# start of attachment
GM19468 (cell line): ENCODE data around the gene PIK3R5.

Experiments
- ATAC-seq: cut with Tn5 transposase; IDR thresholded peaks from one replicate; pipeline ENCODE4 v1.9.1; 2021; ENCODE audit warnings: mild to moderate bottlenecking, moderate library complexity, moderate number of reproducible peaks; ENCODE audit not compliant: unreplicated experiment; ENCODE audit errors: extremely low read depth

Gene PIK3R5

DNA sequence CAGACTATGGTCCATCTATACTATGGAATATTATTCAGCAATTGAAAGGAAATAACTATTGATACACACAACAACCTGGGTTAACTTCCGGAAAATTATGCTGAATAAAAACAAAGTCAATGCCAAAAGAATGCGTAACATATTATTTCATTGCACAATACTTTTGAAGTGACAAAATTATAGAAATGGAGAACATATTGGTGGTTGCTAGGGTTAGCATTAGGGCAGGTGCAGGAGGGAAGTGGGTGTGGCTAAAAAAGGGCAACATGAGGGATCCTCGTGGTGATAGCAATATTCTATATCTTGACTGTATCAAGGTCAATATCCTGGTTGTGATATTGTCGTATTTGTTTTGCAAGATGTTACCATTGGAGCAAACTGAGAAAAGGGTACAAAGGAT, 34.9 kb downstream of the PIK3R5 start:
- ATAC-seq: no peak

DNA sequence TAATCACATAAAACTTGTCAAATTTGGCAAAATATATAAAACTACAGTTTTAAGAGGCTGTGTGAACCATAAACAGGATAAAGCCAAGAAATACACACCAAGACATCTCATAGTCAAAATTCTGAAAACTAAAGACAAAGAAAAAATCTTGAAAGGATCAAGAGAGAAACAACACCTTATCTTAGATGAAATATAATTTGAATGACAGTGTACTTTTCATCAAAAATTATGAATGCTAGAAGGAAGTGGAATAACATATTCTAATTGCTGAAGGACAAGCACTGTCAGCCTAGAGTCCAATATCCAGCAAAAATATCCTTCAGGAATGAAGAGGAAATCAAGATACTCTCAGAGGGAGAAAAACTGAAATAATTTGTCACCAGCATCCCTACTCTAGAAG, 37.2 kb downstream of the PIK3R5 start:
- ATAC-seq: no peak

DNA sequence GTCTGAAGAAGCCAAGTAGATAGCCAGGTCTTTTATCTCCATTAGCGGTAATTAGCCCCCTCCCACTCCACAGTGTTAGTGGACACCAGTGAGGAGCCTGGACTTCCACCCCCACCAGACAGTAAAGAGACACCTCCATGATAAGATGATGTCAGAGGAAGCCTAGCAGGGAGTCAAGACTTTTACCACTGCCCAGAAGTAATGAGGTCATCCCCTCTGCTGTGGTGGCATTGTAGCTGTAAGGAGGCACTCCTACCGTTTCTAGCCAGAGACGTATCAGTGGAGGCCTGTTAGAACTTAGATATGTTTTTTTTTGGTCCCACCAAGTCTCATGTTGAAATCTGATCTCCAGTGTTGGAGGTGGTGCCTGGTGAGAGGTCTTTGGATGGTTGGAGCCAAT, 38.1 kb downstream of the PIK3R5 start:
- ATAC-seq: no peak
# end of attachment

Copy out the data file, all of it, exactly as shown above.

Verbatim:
GM19468 (cell line): ENCODE data around the gene PIK3R5.

Experiments
- ATAC-seq: cut with Tn5 transposase; IDR thresholded peaks from one replicate; pipeline ENCODE4 v1.9.1; 2021; ENCODE audit warnings: mild to moderate bottlenecking, moderate library complexity, moderate number of reproducible peaks; ENCODE audit not compliant: unreplicated experiment; ENCODE audit errors: extremely low read depth

Gene PIK3R5

DNA sequence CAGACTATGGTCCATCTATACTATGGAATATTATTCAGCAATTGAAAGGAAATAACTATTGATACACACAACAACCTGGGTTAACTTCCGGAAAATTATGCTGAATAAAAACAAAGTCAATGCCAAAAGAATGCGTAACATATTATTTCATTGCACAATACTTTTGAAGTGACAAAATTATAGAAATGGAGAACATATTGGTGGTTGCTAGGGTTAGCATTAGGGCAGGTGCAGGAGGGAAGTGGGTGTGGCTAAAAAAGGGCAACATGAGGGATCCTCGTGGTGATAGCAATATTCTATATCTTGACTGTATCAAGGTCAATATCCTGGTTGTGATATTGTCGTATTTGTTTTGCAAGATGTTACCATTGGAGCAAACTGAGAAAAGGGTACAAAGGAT, 34.9 kb downstream of the PIK3R5 start:
- ATAC-seq: no peak

DNA sequence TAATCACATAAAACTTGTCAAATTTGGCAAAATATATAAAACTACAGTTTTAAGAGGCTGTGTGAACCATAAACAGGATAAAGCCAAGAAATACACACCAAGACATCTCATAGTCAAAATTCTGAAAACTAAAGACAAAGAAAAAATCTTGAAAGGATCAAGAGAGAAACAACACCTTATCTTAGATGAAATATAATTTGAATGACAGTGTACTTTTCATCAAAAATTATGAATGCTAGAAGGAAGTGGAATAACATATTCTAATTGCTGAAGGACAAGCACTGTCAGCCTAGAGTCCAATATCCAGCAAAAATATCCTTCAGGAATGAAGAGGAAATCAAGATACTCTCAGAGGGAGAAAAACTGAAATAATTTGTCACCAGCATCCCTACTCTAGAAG, 37.2 kb downstream of the PIK3R5 start:
- ATAC-seq: no peak

DNA sequence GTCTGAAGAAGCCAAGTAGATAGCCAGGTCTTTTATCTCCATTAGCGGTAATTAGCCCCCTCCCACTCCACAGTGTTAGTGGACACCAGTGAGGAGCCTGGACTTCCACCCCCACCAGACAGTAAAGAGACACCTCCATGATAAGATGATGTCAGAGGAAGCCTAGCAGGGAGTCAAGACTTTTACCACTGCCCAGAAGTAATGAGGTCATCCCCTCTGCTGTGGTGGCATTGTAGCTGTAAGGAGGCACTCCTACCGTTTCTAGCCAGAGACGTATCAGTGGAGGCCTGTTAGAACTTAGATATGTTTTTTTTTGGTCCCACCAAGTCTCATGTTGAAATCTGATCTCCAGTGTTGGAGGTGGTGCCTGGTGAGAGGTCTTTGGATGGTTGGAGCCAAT, 38.1 kb downstream of the PIK3R5 start:
- ATAC-seq: no peak